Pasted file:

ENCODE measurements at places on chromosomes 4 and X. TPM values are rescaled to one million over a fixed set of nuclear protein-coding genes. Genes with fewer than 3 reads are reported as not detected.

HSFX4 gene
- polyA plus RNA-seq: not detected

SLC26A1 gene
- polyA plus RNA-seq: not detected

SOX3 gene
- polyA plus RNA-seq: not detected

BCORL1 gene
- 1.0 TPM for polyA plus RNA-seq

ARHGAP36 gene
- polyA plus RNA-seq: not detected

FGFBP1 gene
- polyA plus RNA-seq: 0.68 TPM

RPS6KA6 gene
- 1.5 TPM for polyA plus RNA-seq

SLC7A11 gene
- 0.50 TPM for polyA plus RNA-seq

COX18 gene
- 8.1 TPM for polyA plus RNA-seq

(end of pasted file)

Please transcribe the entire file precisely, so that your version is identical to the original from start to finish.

ENCODE measurements at places on chromosomes 4 and X. TPM values are rescaled to one million over a fixed set of nuclear protein-coding genes. Genes with fewer than 3 reads are reported as not detected.

HSFX4 gene
- polyA plus RNA-seq: not detected

SLC26A1 gene
- polyA plus RNA-seq: not detected

SOX3 gene
- polyA plus RNA-seq: not detected

BCORL1 gene
- 1.0 TPM for polyA plus RNA-seq

ARHGAP36 gene
- polyA plus RNA-seq: not detected

FGFBP1 gene
- polyA plus RNA-seq: 0.68 TPM

RPS6KA6 gene
- 1.5 TPM for polyA plus RNA-seq

SLC7A11 gene
- 0.50 TPM for polyA plus RNA-seq

COX18 gene
- 8.1 TPM for polyA plus RNA-seq